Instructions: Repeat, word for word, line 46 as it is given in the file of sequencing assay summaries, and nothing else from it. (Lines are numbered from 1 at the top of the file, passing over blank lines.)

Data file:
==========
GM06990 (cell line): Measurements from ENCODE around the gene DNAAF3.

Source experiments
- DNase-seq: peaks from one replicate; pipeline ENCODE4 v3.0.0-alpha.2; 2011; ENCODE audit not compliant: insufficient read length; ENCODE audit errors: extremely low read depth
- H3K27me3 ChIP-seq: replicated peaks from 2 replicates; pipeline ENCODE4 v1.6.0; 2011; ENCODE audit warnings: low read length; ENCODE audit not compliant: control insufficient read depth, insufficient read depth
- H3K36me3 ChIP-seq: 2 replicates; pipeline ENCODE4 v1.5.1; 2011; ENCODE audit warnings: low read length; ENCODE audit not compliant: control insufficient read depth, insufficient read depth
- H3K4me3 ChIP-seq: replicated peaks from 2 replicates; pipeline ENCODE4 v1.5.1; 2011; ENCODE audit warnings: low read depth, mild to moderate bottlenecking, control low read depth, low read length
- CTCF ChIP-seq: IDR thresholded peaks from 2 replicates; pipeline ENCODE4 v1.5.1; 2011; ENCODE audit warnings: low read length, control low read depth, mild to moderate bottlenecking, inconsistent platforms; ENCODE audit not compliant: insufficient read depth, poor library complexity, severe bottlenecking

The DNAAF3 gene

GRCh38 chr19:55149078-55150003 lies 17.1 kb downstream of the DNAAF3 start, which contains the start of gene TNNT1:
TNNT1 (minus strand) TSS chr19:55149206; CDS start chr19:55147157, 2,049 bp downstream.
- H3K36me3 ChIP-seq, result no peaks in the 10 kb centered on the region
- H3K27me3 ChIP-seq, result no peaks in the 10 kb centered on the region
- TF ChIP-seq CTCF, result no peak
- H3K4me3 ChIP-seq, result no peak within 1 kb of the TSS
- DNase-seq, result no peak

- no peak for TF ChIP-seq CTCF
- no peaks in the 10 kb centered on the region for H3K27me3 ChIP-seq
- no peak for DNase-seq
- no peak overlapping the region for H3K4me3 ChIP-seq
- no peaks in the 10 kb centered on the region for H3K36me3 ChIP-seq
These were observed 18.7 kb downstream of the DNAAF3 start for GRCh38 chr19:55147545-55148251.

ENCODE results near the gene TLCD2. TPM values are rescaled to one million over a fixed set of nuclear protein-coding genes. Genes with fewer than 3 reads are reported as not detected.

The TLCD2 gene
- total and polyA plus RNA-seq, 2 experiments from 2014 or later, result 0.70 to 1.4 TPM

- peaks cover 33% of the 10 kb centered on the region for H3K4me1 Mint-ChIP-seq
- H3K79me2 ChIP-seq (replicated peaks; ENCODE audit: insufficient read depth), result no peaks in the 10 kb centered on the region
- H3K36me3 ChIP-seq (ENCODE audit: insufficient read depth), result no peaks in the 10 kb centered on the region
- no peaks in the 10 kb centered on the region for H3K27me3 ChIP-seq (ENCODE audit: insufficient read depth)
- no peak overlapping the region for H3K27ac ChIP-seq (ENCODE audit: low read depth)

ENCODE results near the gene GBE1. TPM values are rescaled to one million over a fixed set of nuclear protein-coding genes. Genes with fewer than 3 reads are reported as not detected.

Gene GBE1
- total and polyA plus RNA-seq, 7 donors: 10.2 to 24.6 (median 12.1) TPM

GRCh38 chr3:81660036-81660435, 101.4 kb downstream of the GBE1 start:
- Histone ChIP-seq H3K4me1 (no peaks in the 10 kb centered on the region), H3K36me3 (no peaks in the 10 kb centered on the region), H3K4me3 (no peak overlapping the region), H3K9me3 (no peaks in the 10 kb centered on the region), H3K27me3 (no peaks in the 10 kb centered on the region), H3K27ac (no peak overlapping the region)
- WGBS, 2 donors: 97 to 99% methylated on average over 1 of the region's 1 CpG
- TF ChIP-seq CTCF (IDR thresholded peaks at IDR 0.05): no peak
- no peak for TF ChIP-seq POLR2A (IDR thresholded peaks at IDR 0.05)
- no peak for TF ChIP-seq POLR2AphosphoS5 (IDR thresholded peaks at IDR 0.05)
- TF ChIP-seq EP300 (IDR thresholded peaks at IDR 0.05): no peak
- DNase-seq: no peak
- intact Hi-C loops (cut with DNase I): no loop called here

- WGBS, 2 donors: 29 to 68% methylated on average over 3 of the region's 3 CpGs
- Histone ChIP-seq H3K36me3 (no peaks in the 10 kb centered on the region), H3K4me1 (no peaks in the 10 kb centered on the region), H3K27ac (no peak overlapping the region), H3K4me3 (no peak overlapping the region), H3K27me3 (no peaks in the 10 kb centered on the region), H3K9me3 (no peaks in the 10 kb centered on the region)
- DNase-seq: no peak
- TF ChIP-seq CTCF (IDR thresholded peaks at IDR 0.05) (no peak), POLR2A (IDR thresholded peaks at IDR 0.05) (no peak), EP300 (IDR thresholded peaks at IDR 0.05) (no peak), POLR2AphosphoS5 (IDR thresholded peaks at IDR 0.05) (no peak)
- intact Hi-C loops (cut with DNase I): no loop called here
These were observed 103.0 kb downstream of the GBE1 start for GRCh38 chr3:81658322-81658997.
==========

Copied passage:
- intact Hi-C loops (cut with DNase I): no loop called here